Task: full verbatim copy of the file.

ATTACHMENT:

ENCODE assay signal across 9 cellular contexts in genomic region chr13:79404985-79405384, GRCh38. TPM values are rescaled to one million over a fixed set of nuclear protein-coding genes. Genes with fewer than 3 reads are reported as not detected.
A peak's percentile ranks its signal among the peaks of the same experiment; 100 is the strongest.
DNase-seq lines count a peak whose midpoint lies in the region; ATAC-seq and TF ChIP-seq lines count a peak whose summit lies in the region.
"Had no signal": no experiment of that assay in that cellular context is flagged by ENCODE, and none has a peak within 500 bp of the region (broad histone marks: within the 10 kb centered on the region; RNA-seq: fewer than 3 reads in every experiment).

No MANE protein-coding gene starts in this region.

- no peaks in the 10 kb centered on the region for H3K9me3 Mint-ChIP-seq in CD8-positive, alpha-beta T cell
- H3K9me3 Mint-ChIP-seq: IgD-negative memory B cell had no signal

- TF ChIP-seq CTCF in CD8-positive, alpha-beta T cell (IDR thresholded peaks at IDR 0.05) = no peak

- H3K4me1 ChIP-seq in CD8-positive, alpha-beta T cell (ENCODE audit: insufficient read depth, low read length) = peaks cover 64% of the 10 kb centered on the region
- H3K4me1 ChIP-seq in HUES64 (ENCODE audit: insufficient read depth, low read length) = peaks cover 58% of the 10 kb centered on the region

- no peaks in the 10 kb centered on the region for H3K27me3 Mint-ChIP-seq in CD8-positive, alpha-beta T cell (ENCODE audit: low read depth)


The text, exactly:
ENCODE assay signal across 9 cellular contexts in genomic region chr13:79404985-79405384, GRCh38. TPM values are rescaled to one million over a fixed set of nuclear protein-coding genes. Genes with fewer than 3 reads are reported as not detected.
A peak's percentile ranks its signal among the peaks of the same experiment; 100 is the strongest.
DNase-seq lines count a peak whose midpoint lies in the region; ATAC-seq and TF ChIP-seq lines count a peak whose summit lies in the region.
"Had no signal": no experiment of that assay in that cellular context is flagged by ENCODE, and none has a peak within 500 bp of the region (broad histone marks: within the 10 kb centered on the region; RNA-seq: fewer than 3 reads in every experiment).

No MANE protein-coding gene starts in this region.

- no peaks in the 10 kb centered on the region for H3K9me3 Mint-ChIP-seq in CD8-positive, alpha-beta T cell
- H3K9me3 Mint-ChIP-seq: IgD-negative memory B cell had no signal

- TF ChIP-seq CTCF in CD8-positive, alpha-beta T cell (IDR thresholded peaks at IDR 0.05) = no peak

- H3K4me1 ChIP-seq in CD8-positive, alpha-beta T cell (ENCODE audit: insufficient read depth, low read length) = peaks cover 64% of the 10 kb centered on the region
- H3K4me1 ChIP-seq in HUES64 (ENCODE audit: insufficient read depth, low read length) = peaks cover 58% of the 10 kb centered on the region

- no peaks in the 10 kb centered on the region for H3K27me3 Mint-ChIP-seq in CD8-positive, alpha-beta T cell (ENCODE audit: low read depth)